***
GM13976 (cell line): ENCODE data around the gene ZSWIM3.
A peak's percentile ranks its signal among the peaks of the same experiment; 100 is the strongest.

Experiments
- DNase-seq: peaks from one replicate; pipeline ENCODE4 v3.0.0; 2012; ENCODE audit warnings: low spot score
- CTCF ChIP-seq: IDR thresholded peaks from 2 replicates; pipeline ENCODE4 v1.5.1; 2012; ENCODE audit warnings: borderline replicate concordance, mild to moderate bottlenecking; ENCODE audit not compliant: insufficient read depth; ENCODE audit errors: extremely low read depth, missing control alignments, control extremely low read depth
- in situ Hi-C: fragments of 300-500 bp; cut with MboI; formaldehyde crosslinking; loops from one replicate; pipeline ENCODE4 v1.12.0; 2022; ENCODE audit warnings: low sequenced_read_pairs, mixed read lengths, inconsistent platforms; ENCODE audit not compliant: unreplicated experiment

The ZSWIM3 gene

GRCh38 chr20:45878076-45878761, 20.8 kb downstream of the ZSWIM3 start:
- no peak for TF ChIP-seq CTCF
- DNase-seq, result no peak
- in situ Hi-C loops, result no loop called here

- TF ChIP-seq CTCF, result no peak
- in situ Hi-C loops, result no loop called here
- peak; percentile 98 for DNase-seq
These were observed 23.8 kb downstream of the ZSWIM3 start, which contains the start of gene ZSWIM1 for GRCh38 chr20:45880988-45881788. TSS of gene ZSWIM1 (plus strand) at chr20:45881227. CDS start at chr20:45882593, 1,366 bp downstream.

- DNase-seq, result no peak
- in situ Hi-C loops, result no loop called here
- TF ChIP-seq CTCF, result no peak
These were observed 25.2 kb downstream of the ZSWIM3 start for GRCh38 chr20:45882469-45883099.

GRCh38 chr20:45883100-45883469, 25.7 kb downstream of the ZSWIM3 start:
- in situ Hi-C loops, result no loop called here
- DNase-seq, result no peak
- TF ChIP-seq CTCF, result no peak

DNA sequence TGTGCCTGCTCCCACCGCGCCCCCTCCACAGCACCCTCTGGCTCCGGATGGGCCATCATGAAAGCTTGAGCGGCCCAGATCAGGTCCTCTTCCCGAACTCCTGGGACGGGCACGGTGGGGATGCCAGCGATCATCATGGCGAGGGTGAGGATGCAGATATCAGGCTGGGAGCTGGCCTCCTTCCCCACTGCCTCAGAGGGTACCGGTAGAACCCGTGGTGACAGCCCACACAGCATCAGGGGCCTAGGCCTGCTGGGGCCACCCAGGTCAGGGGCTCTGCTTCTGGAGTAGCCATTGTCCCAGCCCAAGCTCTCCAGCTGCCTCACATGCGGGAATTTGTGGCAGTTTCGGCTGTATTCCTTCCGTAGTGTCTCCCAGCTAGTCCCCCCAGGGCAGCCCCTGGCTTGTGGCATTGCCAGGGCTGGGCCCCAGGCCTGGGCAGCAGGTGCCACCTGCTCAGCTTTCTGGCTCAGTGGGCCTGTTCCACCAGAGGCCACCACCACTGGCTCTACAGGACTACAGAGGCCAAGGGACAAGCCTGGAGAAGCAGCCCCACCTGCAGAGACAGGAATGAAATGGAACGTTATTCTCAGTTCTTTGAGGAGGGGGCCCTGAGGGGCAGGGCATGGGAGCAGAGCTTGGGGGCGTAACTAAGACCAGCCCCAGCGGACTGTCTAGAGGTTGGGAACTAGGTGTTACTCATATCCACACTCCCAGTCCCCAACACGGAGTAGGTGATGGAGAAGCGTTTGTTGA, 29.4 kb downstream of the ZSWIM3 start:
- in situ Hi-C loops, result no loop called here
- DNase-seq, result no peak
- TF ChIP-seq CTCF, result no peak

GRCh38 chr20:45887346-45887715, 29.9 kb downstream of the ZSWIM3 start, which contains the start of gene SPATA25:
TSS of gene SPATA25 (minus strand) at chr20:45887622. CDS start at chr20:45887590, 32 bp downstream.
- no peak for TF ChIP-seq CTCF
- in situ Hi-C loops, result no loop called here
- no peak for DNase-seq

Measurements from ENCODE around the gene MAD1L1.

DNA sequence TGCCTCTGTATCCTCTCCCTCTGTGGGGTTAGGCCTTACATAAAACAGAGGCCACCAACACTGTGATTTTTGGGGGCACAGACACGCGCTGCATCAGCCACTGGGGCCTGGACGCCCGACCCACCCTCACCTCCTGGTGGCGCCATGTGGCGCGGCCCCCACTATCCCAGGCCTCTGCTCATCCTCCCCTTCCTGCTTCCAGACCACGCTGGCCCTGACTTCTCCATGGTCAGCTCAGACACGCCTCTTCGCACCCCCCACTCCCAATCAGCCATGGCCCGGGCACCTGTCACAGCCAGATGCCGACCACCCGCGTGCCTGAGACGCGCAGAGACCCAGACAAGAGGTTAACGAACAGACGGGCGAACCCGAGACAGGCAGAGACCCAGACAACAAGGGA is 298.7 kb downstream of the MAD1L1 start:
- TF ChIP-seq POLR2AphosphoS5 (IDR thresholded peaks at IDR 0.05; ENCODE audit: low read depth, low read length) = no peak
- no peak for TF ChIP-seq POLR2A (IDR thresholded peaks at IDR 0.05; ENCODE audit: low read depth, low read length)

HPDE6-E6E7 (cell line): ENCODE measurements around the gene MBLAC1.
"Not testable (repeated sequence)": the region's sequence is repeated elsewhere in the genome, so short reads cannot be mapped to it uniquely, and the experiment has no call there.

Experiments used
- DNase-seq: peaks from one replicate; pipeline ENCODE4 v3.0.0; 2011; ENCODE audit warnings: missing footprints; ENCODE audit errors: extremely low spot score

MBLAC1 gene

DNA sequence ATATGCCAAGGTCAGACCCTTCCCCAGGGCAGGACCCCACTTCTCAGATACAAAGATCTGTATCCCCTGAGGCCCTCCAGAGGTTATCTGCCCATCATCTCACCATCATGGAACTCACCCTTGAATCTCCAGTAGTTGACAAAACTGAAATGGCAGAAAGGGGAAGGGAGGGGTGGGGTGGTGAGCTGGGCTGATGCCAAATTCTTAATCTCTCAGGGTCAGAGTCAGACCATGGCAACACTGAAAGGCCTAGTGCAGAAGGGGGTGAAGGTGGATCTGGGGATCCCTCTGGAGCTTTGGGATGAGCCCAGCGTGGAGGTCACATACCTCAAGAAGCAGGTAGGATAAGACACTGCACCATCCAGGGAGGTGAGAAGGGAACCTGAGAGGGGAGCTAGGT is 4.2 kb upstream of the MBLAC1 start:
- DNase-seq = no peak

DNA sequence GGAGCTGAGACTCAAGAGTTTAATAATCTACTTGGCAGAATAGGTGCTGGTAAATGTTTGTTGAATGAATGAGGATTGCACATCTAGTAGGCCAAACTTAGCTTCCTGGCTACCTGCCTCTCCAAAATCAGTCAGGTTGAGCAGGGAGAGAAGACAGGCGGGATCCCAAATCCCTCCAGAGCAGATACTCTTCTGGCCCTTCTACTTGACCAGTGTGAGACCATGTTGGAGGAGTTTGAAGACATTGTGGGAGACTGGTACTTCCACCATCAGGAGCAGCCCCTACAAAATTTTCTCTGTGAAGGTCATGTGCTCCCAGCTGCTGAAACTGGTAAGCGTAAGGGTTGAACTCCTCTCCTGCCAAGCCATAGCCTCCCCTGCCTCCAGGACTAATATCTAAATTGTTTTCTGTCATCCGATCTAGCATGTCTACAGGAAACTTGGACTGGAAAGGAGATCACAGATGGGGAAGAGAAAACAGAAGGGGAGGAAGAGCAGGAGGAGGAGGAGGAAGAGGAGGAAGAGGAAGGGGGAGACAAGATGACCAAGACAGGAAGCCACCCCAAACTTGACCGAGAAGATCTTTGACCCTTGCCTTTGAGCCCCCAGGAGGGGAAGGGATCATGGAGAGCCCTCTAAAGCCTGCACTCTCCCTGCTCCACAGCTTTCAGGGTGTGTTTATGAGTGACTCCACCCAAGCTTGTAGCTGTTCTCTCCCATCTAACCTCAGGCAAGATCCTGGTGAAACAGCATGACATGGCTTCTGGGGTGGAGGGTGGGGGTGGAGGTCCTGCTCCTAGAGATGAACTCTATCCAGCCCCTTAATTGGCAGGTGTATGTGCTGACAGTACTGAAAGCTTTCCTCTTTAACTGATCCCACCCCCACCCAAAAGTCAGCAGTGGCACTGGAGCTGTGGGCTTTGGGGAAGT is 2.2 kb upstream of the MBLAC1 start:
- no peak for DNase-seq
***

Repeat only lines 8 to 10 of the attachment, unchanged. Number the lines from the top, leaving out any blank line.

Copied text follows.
GRCh38 chr20:45878076-45878761, 20.8 kb downstream of the ZSWIM3 start:
- no peak for TF ChIP-seq CTCF
- DNase-seq, result no peak